I recently spotted Letter To A CEO: The Surprising View In The Mirror on Forbes.com and it got me thinking about how our sector starts a conversation about sponsorship or a deeper commitment for support. While this article is geared toward CEOs, if you look at the data from your view AND his or her view…you may find some surprising information. The kind of information that may cause you to expand your scope of what you talk about in that first meeting.
Of course my first, strongest, and most important advice to you when you approach a corporation whether in person or via mail, is this: tell your story powerfully.
Corporations are led by and managed by people who are secretly looking to feel great about their philanthropic investments. People who will respond to an emotionally-engaging story about your work.
What makes this even more important is that your story has the potential to gain exponential support. Corporations have more than one person who can provide you with time, talent, and in-kind or financial support.
According to the Forbes article:
36% of CEOs say encouragement from employees would matter more than any other stakeholder group in a decision to expand the company’s investment in the community.
What does this mean for your nonprofit? If you can connect with the employees you have a better chance of winning the support of the corporation, which can benefit you not just financially, but also win you in-kind support.
59% of companies surveyed offer paid-release-time volunteer programs in 2013, up from 51% in 2010 and the median number of hours volunteered on company time grew 37% from 2010 to 2013.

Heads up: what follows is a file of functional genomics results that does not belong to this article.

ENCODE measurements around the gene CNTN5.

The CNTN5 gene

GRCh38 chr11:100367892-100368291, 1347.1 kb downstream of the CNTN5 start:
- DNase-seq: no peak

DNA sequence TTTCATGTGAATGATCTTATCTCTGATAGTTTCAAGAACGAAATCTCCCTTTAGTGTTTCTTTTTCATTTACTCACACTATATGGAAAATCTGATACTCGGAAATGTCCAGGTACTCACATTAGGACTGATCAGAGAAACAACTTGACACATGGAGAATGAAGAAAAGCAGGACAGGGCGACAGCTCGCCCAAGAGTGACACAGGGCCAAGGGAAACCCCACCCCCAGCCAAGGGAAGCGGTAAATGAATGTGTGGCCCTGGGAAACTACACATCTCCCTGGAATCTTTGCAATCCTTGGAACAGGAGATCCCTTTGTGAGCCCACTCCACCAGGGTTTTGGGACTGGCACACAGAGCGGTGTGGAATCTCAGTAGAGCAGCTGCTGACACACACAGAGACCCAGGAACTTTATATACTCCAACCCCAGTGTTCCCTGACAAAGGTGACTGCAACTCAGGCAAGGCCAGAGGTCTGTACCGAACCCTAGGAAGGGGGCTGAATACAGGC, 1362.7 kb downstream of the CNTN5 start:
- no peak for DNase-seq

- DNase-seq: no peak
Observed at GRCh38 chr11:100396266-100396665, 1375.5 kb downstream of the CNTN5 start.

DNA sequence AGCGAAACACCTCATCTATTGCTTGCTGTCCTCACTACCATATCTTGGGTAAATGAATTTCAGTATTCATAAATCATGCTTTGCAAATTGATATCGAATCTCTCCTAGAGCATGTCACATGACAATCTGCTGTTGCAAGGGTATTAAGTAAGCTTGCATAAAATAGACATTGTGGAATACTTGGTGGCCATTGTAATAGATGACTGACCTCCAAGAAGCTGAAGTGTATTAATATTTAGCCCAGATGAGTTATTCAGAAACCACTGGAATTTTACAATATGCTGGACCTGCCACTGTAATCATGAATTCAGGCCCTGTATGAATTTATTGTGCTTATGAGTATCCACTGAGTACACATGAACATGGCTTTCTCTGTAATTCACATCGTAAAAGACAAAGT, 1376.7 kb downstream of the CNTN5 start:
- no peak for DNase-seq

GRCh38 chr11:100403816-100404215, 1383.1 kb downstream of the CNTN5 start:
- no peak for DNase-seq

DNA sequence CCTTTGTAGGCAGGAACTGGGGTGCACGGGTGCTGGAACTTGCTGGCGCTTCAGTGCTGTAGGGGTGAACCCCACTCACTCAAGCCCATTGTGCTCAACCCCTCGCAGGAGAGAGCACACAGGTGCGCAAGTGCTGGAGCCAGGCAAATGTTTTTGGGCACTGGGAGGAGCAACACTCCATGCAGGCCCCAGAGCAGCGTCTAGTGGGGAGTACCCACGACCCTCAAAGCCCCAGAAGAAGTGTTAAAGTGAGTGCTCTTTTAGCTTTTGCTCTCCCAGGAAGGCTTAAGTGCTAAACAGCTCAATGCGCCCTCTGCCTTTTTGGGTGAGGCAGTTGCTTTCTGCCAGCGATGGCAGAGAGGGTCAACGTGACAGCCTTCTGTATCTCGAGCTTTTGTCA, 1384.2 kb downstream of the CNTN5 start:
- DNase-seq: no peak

When you reach out to companies or employees you might want to think about including a story about the difference volunteers make to your organization and talk about the good they do in the community. Remember, personal and engaging stories will serve you best. Do you have one about a volunteer and how they helped one of the people you served? How about what the volunteer has gotten out of their work for your nonprofit.
86% of companies match employee gifts.
A very simple way to double your fundraising money. Make sure when you reach out to individual donors to ask if their company has an matching program.
64% of companies make non-cash gifts, including product, pro bono, and other in-kind contributions.
When you approach a corporation make sure you’ve brainstormed all the ways the individuals at that company can help. Sometimes pro bono services and product donations can be more valuable than money. Keeping an open-mind about what kind of help you’ll accept can benefit you greatly.